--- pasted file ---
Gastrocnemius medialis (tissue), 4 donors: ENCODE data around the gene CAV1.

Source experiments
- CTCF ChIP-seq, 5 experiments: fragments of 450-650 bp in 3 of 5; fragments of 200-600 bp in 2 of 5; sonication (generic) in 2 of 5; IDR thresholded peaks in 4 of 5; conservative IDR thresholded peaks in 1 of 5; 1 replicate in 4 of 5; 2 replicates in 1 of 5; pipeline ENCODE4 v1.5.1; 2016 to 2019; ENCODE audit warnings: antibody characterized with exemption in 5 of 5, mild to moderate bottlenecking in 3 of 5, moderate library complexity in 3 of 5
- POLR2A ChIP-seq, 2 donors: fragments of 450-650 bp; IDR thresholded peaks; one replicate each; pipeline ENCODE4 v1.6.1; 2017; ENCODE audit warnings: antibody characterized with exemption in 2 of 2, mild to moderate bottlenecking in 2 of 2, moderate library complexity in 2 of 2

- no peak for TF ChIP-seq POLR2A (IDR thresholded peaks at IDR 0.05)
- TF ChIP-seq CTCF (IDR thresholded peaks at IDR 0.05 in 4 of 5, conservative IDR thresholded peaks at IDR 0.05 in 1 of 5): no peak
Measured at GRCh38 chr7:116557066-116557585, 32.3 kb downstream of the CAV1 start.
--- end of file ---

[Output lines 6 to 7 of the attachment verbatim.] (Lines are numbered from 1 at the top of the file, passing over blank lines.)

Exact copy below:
- TF ChIP-seq CTCF (IDR thresholded peaks at IDR 0.05 in 4 of 5, conservative IDR thresholded peaks at IDR 0.05 in 1 of 5): no peak
Measured at GRCh38 chr7:116557066-116557585, 32.3 kb downstream of the CAV1 start.